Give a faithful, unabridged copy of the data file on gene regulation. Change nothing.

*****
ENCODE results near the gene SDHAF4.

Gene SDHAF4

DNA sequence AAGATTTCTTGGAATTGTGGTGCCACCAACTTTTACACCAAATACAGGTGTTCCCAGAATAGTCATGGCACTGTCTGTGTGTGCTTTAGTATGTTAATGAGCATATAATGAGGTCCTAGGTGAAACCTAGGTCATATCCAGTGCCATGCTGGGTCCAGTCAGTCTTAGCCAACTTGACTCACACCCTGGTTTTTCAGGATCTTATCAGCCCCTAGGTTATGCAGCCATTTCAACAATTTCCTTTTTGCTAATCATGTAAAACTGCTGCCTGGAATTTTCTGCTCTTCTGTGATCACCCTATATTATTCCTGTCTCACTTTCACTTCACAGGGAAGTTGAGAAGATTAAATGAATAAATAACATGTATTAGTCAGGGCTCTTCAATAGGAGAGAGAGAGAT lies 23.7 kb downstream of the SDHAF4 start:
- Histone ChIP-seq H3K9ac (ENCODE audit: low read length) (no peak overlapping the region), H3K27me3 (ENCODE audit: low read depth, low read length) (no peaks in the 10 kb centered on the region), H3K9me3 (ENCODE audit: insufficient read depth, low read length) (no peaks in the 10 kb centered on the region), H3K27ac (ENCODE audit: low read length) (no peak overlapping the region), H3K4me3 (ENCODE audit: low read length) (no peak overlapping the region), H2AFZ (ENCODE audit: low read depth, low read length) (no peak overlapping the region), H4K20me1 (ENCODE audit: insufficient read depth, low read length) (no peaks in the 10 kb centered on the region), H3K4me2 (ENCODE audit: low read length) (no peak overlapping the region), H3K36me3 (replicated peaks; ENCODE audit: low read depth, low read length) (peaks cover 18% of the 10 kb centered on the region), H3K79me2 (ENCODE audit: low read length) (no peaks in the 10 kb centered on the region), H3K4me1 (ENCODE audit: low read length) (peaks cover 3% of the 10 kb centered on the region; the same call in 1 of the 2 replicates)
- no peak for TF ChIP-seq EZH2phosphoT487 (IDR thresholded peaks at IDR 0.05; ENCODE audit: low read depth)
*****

ENCODE results near the gene SDHAF4.

Gene SDHAF4

DNA sequence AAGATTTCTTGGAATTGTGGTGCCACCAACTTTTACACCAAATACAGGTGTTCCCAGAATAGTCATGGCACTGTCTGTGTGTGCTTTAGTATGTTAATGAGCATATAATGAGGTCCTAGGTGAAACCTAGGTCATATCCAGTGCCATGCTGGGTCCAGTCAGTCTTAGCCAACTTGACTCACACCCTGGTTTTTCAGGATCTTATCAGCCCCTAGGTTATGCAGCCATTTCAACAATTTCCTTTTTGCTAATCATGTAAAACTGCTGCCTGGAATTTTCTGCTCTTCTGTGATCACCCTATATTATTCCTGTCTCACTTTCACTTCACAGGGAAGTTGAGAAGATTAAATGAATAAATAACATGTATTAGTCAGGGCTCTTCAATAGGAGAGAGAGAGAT lies 23.7 kb downstream of the SDHAF4 start:
- Histone ChIP-seq H3K9ac (ENCODE audit: low read length) (no peak overlapping the region), H3K27me3 (ENCODE audit: low read depth, low read length) (no peaks in the 10 kb centered on the region), H3K9me3 (ENCODE audit: insufficient read depth, low read length) (no peaks in the 10 kb centered on the region), H3K27ac (ENCODE audit: low read length) (no peak overlapping the region), H3K4me3 (ENCODE audit: low read length) (no peak overlapping the region), H2AFZ (ENCODE audit: low read depth, low read length) (no peak overlapping the region), H4K20me1 (ENCODE audit: insufficient read depth, low read length) (no peaks in the 10 kb centered on the region), H3K4me2 (ENCODE audit: low read length) (no peak overlapping the region), H3K36me3 (replicated peaks; ENCODE audit: low read depth, low read length) (peaks cover 18% of the 10 kb centered on the region), H3K79me2 (ENCODE audit: low read length) (no peaks in the 10 kb centered on the region), H3K4me1 (ENCODE audit: low read length) (peaks cover 3% of the 10 kb centered on the region; the same call in 1 of the 2 replicates)
- no peak for TF ChIP-seq EZH2phosphoT487 (IDR thresholded peaks at IDR 0.05; ENCODE audit: low read depth)